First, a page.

Before their retirement, the Germans had cut down all trees on this forward slope, some said in order to make use of the timber, others for tactical reasons, so as to leave us exposed to view. I should say both reasons weighed heavily with them, but principally the latter, for it was noticeable that the woods in their own lines had not been so denuded. Havrincourt village lay behind the enemy's front line on a ridge that dominated our own positions. Further beyond were Flesquieres, Marcoing, Premy Chapel and Ribecourt, where the main line of resistance of the Hindenburg system could be plainly seen, while further over to the left on the highest ground was Bourlon Wood, which was to become so famous in the history of the British army. Every day the battalion observers watched parties of Germans, large and small, working on these rear trenches apparently quite unconcerned about the fact that they could be plainly seen. Periodically our air service issued aeroplane photographs showing the extraordinary development of these trenches, their elaborate construction, the concrete dug-outs, and solid rows of heavy barbed wire, until it almost came to be recognised that an assault upon them would only be attempted by the maddest of leaders, and the prospect of having to take part in it took one's breath away.

The chief job of the battalion was to guard by day, and get command of by night, the large extent of No Man's Land which varied from 400 to about 1,200 yards across. The day work was easy, but at night it was fraught with quite interesting possibilities. The Boche was not very inimical here, and seemed anxious to lull us into a feeling of peace and security so that, I suppose, he could get safely on with his digging, for he had still a good deal to do. His outbursts of shelling, therefore, although at times disagreeable, gave one the impression that its chief purpose was to remind us of his constant presence. At times, especially in the evening, it seemed to afford him amusement to dust our lines indiscriminately with gas shells. Our gunners, however, were not so lenient and they frequently made excellent use of their good ration of ammunition, so that we were able to make daily notes of the changes in the scenery, particularly in Havrincourt village. Considerable interest was aroused one morning, soon after our arrival, by the sudden disappearance of Havrincourt Chateau in a cloud of red brick dust and smoke. This was always a mystery and a frequent source of controversy. Did the Boche blow it up, and if so, why? Or did it go off as a result of our shelling, and again, if so, why? Some said they saw stretcher-bearers moving about amidst the debris afterwards, which rather indicated the second theory.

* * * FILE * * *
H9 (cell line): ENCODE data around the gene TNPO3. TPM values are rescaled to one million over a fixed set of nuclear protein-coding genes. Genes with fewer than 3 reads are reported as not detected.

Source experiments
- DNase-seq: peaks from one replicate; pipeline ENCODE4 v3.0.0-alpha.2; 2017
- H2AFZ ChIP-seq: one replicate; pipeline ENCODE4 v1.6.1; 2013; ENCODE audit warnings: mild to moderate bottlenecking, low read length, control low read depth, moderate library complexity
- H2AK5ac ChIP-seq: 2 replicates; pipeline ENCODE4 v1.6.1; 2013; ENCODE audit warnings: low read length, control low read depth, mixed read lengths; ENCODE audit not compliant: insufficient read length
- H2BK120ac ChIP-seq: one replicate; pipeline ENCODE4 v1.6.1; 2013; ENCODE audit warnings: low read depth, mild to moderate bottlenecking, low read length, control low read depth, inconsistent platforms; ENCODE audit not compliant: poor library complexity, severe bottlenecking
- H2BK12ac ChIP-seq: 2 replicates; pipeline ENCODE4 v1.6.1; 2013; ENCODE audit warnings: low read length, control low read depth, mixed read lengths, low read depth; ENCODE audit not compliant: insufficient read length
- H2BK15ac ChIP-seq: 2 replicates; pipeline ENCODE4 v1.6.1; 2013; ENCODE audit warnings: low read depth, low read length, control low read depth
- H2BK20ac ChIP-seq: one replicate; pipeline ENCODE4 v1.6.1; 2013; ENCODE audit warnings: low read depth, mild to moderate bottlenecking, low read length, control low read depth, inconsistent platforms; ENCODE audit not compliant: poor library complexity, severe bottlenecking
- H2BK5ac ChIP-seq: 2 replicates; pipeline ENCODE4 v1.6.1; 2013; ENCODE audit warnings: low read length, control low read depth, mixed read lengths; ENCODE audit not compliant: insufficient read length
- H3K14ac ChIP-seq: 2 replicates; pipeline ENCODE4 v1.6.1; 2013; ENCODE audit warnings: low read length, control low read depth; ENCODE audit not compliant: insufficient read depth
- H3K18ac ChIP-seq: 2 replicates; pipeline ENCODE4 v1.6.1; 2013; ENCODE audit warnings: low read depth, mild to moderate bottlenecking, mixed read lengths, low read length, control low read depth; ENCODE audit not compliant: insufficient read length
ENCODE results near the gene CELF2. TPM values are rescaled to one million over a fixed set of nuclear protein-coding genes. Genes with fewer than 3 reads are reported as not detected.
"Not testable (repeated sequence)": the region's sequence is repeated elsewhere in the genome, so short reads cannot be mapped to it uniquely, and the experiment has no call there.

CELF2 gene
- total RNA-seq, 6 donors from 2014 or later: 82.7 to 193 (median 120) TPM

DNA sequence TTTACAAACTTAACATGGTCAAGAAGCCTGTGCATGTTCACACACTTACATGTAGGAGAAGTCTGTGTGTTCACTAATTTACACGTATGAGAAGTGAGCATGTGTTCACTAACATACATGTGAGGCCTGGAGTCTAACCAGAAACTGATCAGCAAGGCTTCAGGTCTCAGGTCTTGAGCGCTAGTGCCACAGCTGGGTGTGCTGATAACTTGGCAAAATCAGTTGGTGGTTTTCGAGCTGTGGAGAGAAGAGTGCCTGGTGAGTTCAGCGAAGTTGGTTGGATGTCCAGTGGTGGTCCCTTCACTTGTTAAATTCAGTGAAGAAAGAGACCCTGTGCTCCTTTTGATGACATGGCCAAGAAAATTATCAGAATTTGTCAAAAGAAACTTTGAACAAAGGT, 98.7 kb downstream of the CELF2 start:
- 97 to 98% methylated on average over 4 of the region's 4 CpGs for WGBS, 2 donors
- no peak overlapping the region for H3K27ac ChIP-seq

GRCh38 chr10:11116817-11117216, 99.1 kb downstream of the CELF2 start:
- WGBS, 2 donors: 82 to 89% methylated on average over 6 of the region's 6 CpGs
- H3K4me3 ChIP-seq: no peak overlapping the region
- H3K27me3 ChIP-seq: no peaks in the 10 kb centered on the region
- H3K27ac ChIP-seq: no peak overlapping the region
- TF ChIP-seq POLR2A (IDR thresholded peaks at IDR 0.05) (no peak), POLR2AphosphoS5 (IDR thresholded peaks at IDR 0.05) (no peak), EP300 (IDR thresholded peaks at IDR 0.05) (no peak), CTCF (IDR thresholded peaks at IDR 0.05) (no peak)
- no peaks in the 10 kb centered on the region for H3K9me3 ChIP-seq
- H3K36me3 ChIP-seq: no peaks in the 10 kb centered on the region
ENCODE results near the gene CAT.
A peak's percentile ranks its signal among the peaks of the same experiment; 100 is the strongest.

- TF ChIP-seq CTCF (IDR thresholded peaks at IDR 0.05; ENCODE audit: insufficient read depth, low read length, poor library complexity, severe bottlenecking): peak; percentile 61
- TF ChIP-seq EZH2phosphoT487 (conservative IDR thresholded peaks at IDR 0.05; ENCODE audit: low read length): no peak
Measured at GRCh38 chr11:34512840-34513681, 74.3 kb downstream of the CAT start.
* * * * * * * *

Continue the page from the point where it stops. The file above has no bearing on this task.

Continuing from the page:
We enjoyed the advantages of a continuous front line here, but naturally a good deal of time had to be spent in perfecting the system, both in digging and wiring. The brigade was given an opportunity of leaving its mark on the war-geography of France, two copses in No Man's Land being dubbed "Wigan Copse" and "Dean Copse" by the 5th, while we were responsible for "Manchester Trench" and "Cheetham Hill," "Henley Lane" serving to keep green the memory of the brigadier. Two great chalk craters showed up in front, "Etna" and "Vesuvius" respectively, and one of the jobs of the patrol commanders by night was to find out if the former was occupied by the Hun. We very soon found that it was, and that he appeared to use this and the two copses as starting points for his patrols. Thus, when our parties went out at night, the possibility of an encounter in No Man's Land was never remote, and indeed there were a few clashes of this sort. It was all a great education for the battalion, for such work as this had not often come our way in the Gallipoli days, and there had been no opportunity of practising it since. It was considered advisable to get as many officers and men as possible out on patrol at some time or other, for there was a noticeable difference in a man's morale, and in his attitude towards trench life, once he had returned from such an adventure. He was conscious of having in a way asserted his manhood--more than his pal who had not been out--and the dim uncertainty of what there might be in front of our wire had gone. He knew now what was there--nothing. He was acquainted with the ground in such a way that if the enemy did wish to attack he knew exactly where he could get him with Lewis gun, rifle or bombs. A spirit of confidence was thus engendered in the whole battalion, as was eventually shown when a few ventured out on patrol in broad daylight, and obtained some very useful results.